Charities and whistleblowing: key points
Charity employees can report concerns about certain categories of serious wrongdoing at their charity to the Charity Commission.
The commission asks that whistleblowing reports are made in writing via the dedicated whistleblowing email address.
These employees have some protection in law under the Public Interest Disclosure Act (the Act) from detrimental treatment or victimisation from their employer if, in the public interest, they report concerns about serious wrongdoing at their charity to the commission, provided that the concerns they report meet the conditions in the Act for a ’protected disclosure’.
Who the Public Interest Disclosure Act protects
The Act protects most employees in the charity sector who report concerns about certain serious matters about their employer to the commission. The Act does not apply to:
- genuinely self-employed professionals (other than in the NHS)
- voluntary workers – this includes charity trustees (who should report concerns via serious incident reporting) and charity volunteers
How the Act protects charity employees
The Act protects employees in a number of ways, for example:
- if a charity employee is dismissed because they have made a protected disclosure, that will be treated as unfair dismissal
- they have a right not to be subjected to any ‘detriment’ by their employers on the ground that they have made a protected disclosure, and to present a complaint to an employment tribunal if they suffer detriment as a result of making a protected disclosure
What type of disclosures are protected
For a disclosure about a charity to be protected by the Act’s provisions:
- it must be made to the commission
- it must relate to at least one of the following matters that ‘qualify’ for protection:
- a criminal offence
- the breach of a legal obligation
- a miscarriage of justice
- a danger to the health and safety of any individual
- damage to the environment
- deliberate concealment of information tending to show any of the above five matters
- the employee must:
- make the disclosure in good faith
- reasonably believe that the relevant failure relates to ‘the proper administration of charities and funds given, or held, for charitable purposes’
- reasonably believe that the information disclosed and any allegation contained in it are substantially true
It should be noted that where an employee is victimised for making a disclosure to the commission, any claim they may have under the Act is against his or her employer and not against the commission.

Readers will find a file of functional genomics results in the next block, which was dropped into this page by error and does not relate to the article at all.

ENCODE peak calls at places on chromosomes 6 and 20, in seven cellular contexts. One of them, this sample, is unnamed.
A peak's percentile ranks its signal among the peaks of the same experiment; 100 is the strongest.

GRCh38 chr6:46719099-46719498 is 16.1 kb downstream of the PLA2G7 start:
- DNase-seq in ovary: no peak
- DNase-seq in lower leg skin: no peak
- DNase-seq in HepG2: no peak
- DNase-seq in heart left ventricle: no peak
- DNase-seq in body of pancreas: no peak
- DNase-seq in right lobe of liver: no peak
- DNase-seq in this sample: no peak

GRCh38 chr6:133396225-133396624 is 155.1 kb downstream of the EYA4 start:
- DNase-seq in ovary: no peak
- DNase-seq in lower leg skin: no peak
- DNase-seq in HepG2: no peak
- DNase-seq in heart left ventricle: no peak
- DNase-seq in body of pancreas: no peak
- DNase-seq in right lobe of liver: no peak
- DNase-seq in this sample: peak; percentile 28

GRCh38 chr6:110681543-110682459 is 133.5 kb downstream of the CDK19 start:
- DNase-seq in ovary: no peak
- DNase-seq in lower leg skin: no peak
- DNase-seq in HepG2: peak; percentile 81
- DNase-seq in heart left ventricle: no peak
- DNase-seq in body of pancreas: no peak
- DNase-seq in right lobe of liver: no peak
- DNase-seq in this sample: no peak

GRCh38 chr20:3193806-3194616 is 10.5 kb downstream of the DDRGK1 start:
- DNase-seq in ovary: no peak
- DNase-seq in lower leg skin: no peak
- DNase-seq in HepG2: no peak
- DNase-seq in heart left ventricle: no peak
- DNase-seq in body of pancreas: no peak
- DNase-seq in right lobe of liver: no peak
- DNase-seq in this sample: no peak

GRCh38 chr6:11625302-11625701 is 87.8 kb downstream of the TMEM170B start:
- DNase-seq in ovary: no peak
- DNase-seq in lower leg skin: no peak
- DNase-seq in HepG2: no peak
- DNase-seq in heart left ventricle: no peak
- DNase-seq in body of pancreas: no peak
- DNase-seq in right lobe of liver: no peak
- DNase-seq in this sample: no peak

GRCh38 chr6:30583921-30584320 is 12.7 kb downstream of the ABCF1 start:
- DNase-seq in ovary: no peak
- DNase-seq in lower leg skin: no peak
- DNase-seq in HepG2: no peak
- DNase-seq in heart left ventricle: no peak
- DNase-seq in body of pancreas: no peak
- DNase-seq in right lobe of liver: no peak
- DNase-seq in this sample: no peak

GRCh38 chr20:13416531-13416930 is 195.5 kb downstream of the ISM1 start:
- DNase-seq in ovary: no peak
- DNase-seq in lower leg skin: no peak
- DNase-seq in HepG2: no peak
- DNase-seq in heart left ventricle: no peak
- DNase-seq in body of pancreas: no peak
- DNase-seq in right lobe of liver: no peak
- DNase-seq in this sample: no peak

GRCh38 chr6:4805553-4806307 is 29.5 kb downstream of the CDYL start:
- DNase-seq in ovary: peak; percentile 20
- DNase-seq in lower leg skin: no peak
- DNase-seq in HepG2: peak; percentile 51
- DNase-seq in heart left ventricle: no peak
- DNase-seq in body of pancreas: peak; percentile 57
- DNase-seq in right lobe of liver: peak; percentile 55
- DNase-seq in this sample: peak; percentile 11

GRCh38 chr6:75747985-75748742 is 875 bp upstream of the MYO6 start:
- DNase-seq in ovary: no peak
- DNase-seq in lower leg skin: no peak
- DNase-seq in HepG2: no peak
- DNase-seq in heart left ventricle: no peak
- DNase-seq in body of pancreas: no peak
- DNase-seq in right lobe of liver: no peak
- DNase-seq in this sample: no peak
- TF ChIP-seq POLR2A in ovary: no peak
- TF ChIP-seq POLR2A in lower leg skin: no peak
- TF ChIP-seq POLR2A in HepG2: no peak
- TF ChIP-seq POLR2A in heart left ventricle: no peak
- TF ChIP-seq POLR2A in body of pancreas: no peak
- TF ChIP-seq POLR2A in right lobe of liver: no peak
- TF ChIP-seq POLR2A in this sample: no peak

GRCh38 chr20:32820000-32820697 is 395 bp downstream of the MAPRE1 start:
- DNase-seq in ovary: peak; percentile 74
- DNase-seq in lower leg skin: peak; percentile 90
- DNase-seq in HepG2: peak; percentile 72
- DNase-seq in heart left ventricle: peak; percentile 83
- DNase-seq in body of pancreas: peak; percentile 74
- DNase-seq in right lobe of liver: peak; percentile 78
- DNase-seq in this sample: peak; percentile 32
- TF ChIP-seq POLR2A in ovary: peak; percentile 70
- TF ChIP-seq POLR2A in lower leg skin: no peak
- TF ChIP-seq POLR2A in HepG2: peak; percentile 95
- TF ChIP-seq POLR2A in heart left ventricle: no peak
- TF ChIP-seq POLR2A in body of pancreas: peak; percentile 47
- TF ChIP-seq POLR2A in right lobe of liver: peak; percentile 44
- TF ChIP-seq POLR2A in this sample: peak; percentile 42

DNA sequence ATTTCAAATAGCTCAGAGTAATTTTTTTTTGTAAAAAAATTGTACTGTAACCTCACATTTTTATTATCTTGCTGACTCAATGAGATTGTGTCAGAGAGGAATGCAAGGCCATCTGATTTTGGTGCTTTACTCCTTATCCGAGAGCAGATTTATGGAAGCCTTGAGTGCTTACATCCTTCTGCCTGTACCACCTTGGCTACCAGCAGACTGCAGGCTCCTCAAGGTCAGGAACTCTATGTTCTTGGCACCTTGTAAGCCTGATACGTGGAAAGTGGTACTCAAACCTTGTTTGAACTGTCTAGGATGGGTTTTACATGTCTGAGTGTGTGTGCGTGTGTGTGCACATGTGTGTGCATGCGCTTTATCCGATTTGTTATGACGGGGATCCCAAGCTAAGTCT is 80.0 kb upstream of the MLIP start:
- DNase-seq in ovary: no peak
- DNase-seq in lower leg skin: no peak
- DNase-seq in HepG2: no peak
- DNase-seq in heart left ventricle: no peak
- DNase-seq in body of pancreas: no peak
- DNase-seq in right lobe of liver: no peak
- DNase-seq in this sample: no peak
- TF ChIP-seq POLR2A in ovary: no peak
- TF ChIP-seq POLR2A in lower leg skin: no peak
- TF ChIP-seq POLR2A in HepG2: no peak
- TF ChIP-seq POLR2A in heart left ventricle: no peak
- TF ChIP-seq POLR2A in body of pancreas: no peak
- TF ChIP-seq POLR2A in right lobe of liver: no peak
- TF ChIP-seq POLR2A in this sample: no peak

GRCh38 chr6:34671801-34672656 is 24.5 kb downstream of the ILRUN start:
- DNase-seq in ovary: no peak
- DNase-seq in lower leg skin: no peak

How the commission deals with disclosures from whistleblowers
The commission considers whistleblowing disclosures in the same way that it considers complaints about charities from other sources.
The commission’s guidance Complaints about charities explains in general terms what happens when a concern is raised with the commission and gives examples of the powers it has to investigate these concerns and to put matters right. The action the commission will take as a result of the concerns brought to its attention will of course depend on the nature of these concerns.
The commission will respect confidences so far as it is able, with due regard to the individual’s rights to privacy under data protection and human rights legislation. However, a person who is subject to any enquiries made by the commission is entitled to know the nature of the allegations being made. Any person criticised by the commission as a result of any enquiry has a right to be told the nature of the evidence upon which the criticism has been based.
While the commission will take every step to try to ensure that a complainant’s identity is not revealed without their consent, in some cases the nature of the allegations or evidence may give an indication as to their source. Also, in limited cases there may be an obligation to reveal information under freedom of information legislation or by order of the court in legal proceedings.
Information obtained in the course of an inquiry made under s46 of the Charities Act 2011 may, in the public interest be published in an inquiry report.
Help and advice for potential whistleblowers
The charity Public Concern at Work provides free confidential advice to employees who have concerns about wrongdoing in the workplace. Contact the charity on 020 7404 6609.